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Trinitarian Theology: West and EastKarl Barth, the Cappadocian Fathers, and John Zizioulas$
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Paul M. Collins

Print publication date: 2001

Print ISBN-13: 9780198270324

Published to Oxford Scholarship Online: October 2011

DOI: 10.1093/acprof:oso/9780198270324.001.0001

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Event: The ‘How’ of Revelation

Event: The ‘How’ of Revelation

Chapter:
(p.6) I Event: The ‘How’ of Revelation
Source:
Trinitarian Theology: West and East
Author(s):

Paul M. Collins

Publisher:
Oxford University Press
DOI:10.1093/acprof:oso/9780198270324.003.0001

For Karl Barth, the self-revelation of God is something that happens. The whole conceptualization of the divine self-revelation is structured around the language of ‘event’. The category of event has been used widely in twentieth-century theology, but not always with care or clarity. In ordinary usage, an event is something that happens in time. It is a part of history. Barth's concept of God raises the question of the relationship of becoming and being. The apparent emphasis on the one, who reiterates himself, is to be balanced by the understanding that the one God has determined himself to be Father, Son, and Holy Spirit. This self-determination of the divine nature as Trinity is understood to be the act and event and ‘becoming’ that is God. Barth's concept of the Trinity can be interpreted as an event of communion. The event of revelation ‘is one act which occurs simultaneously and in concert in all His three modes of being’.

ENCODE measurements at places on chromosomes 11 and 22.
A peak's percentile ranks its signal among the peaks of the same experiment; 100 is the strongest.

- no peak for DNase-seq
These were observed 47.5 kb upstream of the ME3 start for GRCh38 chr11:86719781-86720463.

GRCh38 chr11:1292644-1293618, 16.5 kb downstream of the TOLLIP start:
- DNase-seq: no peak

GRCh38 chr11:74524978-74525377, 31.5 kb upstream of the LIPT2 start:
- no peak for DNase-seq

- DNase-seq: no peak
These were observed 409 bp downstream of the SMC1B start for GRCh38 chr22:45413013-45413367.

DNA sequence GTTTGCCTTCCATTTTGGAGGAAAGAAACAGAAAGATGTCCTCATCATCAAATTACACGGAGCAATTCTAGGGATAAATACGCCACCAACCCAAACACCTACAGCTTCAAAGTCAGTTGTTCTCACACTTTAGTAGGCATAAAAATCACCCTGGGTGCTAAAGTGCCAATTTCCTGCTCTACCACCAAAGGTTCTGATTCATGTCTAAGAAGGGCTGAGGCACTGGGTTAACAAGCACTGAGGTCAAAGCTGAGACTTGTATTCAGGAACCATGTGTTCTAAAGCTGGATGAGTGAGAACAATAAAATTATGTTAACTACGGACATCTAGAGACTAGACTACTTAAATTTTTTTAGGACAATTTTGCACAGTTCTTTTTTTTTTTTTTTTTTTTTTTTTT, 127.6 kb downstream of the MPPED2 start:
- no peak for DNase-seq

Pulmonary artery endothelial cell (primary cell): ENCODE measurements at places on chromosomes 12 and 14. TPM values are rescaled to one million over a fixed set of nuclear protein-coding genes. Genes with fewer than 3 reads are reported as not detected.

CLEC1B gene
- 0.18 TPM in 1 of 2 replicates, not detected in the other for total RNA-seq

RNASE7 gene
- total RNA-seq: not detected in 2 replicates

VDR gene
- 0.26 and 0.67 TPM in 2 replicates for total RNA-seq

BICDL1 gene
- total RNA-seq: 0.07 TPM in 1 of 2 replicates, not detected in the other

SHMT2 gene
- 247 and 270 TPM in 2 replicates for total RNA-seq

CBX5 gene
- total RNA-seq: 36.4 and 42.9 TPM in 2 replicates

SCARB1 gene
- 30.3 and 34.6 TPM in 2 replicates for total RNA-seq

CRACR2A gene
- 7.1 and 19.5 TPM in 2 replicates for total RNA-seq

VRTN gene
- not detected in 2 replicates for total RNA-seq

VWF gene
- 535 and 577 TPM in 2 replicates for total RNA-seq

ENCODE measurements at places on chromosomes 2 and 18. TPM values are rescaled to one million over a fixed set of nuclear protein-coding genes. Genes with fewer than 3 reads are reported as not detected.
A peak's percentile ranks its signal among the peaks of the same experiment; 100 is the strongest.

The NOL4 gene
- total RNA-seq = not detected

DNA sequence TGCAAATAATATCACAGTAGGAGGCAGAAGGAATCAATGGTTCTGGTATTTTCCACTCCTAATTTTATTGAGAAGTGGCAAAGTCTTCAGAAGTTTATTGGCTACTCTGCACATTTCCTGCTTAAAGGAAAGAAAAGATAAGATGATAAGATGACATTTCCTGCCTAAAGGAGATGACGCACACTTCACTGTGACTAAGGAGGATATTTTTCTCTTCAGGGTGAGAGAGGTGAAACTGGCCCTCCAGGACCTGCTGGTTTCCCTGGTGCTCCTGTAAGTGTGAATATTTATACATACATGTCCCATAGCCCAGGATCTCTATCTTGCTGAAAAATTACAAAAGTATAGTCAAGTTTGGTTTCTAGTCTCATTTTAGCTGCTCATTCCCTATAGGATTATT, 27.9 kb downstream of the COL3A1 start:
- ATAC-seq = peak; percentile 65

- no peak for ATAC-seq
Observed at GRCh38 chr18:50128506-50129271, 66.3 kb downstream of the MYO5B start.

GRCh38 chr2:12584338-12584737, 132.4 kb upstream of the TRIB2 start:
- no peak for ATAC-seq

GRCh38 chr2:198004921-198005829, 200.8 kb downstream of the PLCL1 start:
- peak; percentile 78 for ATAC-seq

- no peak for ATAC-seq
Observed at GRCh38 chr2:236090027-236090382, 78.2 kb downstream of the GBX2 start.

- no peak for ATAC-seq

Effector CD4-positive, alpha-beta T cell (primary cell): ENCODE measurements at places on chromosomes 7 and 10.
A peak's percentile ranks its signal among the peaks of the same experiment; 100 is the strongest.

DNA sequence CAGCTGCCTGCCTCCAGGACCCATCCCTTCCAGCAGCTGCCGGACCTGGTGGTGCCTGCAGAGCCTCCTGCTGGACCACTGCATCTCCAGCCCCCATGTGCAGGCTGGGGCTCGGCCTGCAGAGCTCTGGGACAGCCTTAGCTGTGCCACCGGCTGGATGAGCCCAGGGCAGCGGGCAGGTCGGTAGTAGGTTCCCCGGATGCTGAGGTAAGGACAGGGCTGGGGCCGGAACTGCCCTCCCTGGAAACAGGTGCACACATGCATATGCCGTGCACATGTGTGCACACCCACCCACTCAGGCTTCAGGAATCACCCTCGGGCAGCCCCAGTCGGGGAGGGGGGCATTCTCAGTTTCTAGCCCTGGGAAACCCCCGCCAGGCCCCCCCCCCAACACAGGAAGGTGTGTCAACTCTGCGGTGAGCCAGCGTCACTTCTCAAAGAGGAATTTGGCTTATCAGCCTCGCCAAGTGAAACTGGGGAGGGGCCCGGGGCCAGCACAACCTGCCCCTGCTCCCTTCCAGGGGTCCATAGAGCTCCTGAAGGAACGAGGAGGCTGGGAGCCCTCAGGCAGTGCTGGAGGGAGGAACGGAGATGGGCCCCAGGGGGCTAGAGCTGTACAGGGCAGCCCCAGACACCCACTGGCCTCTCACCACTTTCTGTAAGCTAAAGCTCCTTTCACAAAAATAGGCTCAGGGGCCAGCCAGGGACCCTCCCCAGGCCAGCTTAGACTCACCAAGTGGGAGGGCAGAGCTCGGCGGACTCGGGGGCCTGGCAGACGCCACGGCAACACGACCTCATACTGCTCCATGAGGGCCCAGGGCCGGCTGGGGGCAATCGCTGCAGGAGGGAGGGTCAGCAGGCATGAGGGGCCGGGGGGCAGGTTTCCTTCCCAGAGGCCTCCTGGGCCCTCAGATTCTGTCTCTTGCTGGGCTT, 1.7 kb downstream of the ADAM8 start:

Keywords:   Karl Barth, event, revelation, God, theology, history, Trinity, divine nature, communion, being

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